The Spider-Man series has been in certain peril over the last couple of months, plagued in controversy over how the series would continue forward. After Spider-Man: Homecoming righted the ship, so-to-speak, both critically and from a box-office standpoint, Tom Holland’s portrayal of the iconic character has been seen across many different films throughout the Marvel Cinematic Universe. For a time, it even appeared as though Sony might try to continue the series by severing ties to the Marvel Cinematic Universe, connecting Spider-Man instead, to the series established with the recent Venom film. As curious as I was to see what that would look like, I’m thankful that, as of this writing, the disagreements seem to have been subdued and we can look forward to similar outings in the future.
Hopefully, this paragraph will serve as an amusing reminder, above all else.
I was excited for Spider-Man: Far From Home, although, it might be fair to say I wasn’t as enamored with Homecoming as many others were. A lot of the issues I might have had with it, I’ve come to realize, are mostly because of what it isn’t. As much as The Amazing Spider-Man might have misfired at times, there are a lot of aspects about both films that I did enjoy, and as much as I enjoy the Marvel Cinematic Universe, there is a lot of fields where I believe the franchise could improve, particularly with their solo films like Captain Marvel, Ant-Man, and Spider-Man: Homecoming. These are mostly changes in-terms of cinematography and creating a satisfying, distinct, self-contained narrative.
As the name suggests, Spider-Man: Far From Home sees the web-crawler swing away from Queens, New York, on a school field-trip to Europe. However, by no accident, this field-trip sees him recruited by Nick Fury to assist in an ongoing conflict – alongside a new superhero, aptly named by the media and Peter Parker as Mysterio (played by Jake Gyllenhaal, a long-time favorite of mine).
Mysterio, too, is also a long-time favorite super-villain of mine, and I was curious about how he’d be portrayed. The trailers suggested he might be a superhero, which suggests a “shocking” betrayal. However, with Disney recently reacquiring rights to the X-Men and Fantastic Four series, and Sony’s recent success with Spider-Man: Into the Spider-Verse, a lot of new possibilities enter into the equation. Is this Mysterio, in-fact, a good guy? No puns intended, the belief of the possible multiverse added a lot of new dimensions to the story as it unfolds.
Something else that’s important for Spider-Man: Far From Home is that it’s fresh off Avengers: Endgame.
This is important for two reasons.
(1) Half the population was snapped out of existence for five years, then, snapped back into reality like an Eminem verse. What exactly are the consequences to “The Snap”? How many civilians were snapped out of existence while on an airplane, then, brought back in midair, plummeting to their deaths? What about people who are brought back only to discover a tree has now grown exactly where they stood? Are they killed? Are they a new superhero – Tree-Man?
(2) The film follows Spider-Man / Peter Parker now that his mentor Iron Man / Tony Stark is now dead. Leaving him, and the world, wondering who will step-up and lead Earth’s mightiest heroes.
On top of all of that, Spider-Man: Far From Home sees Peter Parker struggle with trying to have his own life (including a budding romance with M.J.) and his responsibilities as Spider-Man.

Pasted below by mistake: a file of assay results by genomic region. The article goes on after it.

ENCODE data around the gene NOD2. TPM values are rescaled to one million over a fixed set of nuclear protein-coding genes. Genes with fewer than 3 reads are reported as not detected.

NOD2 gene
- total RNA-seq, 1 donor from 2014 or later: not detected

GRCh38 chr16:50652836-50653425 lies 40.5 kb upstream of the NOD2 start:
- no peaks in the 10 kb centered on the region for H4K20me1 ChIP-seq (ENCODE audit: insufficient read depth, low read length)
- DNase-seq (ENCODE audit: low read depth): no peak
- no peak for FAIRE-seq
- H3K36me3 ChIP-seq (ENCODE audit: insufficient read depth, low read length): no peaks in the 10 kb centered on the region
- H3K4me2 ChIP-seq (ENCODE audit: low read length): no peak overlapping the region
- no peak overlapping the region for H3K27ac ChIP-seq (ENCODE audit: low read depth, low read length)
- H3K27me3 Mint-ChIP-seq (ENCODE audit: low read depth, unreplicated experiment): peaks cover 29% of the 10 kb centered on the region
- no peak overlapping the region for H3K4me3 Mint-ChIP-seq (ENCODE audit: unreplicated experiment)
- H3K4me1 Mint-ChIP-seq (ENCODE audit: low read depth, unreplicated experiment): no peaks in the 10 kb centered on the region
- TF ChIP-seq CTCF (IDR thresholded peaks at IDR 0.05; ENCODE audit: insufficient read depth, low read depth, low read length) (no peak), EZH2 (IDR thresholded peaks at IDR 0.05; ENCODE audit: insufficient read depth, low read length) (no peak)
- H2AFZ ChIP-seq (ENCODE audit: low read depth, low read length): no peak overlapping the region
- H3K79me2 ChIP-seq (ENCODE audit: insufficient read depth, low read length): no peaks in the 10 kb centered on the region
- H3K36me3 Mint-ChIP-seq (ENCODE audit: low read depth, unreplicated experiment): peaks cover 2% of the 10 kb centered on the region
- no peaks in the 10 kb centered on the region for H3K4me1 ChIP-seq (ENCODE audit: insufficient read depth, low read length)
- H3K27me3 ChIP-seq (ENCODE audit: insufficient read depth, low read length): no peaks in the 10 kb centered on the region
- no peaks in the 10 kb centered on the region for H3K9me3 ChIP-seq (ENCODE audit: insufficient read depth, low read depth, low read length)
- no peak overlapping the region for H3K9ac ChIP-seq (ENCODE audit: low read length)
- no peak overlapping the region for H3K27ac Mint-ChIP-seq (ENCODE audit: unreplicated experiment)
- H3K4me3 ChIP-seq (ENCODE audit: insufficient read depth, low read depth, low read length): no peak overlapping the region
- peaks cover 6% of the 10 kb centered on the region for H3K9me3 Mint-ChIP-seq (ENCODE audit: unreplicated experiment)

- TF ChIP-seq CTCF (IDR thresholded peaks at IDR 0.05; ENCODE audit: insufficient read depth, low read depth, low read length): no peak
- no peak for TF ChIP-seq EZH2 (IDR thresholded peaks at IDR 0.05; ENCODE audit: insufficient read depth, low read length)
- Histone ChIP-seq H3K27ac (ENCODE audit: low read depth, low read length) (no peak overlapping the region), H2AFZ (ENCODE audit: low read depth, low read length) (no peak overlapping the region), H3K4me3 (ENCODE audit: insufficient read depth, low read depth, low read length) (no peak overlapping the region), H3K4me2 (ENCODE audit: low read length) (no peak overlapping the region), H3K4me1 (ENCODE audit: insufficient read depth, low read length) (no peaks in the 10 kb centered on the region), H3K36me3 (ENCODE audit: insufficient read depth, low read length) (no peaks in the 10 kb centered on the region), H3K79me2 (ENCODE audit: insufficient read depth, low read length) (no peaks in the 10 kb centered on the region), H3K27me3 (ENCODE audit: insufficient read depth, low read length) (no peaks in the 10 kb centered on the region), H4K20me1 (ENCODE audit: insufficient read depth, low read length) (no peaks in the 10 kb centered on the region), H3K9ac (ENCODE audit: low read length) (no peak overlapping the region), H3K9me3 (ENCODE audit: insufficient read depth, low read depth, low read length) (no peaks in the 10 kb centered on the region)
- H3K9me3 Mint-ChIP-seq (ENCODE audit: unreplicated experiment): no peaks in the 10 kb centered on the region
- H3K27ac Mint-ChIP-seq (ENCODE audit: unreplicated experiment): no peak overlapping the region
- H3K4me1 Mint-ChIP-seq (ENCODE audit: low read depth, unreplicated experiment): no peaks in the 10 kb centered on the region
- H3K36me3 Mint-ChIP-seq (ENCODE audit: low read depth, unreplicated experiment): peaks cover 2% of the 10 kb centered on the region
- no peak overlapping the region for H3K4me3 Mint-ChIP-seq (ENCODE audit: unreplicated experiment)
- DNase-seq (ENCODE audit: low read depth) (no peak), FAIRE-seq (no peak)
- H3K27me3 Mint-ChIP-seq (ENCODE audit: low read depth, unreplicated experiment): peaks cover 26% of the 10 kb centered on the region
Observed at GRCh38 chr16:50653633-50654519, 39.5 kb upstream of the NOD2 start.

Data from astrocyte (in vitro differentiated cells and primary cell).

As you might have uncovered, Spider-Man: Far From Home is a very busy film with a lot of tasks on its “To Do” list. Fortunately, brevity has always been a feat that comes easily to the Marvel Cinematic Universe. Even as it has begun juggling more substantial, larger-scale conflicts such as with Avengers: Endgame, it never fails to find the humor in itself. This film is no exception, amounting to what’s mostly a very easygoing, watchable film. Tom Holland is back as the lead-protagonist and brings the same charm that has endeared him to comic-book fans and casual moviegoers alike. The blooming romance between Peter Parker and Zendaya’s interpretation of the M.J. character also brings a level of high-school romance and innocent charm to the film.
An admitted worry I had about the film had to do with the scale the Spider-Man character has been brought to.
“Bitch, you’ve been to space!” Nick Fury could be heard saying in the trailers for the film. It’s a real statement. How, exactly, does one go back to being the Friendly Neighborhood Spider-Man when they’ve tackled the adversity this iteration of Peter Parker has been dealt. One of the best aspects of the Spider-Man stories, over the years, has been its unique, self-contained narratives, whereas, one of the biggest worries I have, is that Spider-Man will become too entangled in larger-scale, Marvel calamities. As Spider-Man: Far From Home comes to reveal – you can’t go home again. Spider-Man is pitted large-scale, world-threatening conflict. To my pleasant surprise, however, the film manages to walk the tight-rope and make the most of it.
Although the film remains heavily intertwined with the other Marvel superheroes, it feels like an engrossing Spider-Man experience. Jake Gyllenhaal’s performance as Mysterio is charming and satisfyingly predictable yet with clever nuances, and the special-effects and dream-like scenes involving his character and Spider-Man are among my favorite of Spider-Man in-general. I can remember a particular scene involving the deceased Iron Man character and the goosebumps I felt travel up my arms.
Spider-Man: Far From Home comes with a lot of baggage left by Avengers: Endgame. It’s on clean-up duty, so-to-speak, but, through a script that’s breezy and yet, full of surprises and heart, it manages to improve on its predecessor. Simply put, Spider-Man 2 is a great film in the Marvel series and shows that, not only is there life left for the Web-Crawler, he might very well be in his prime.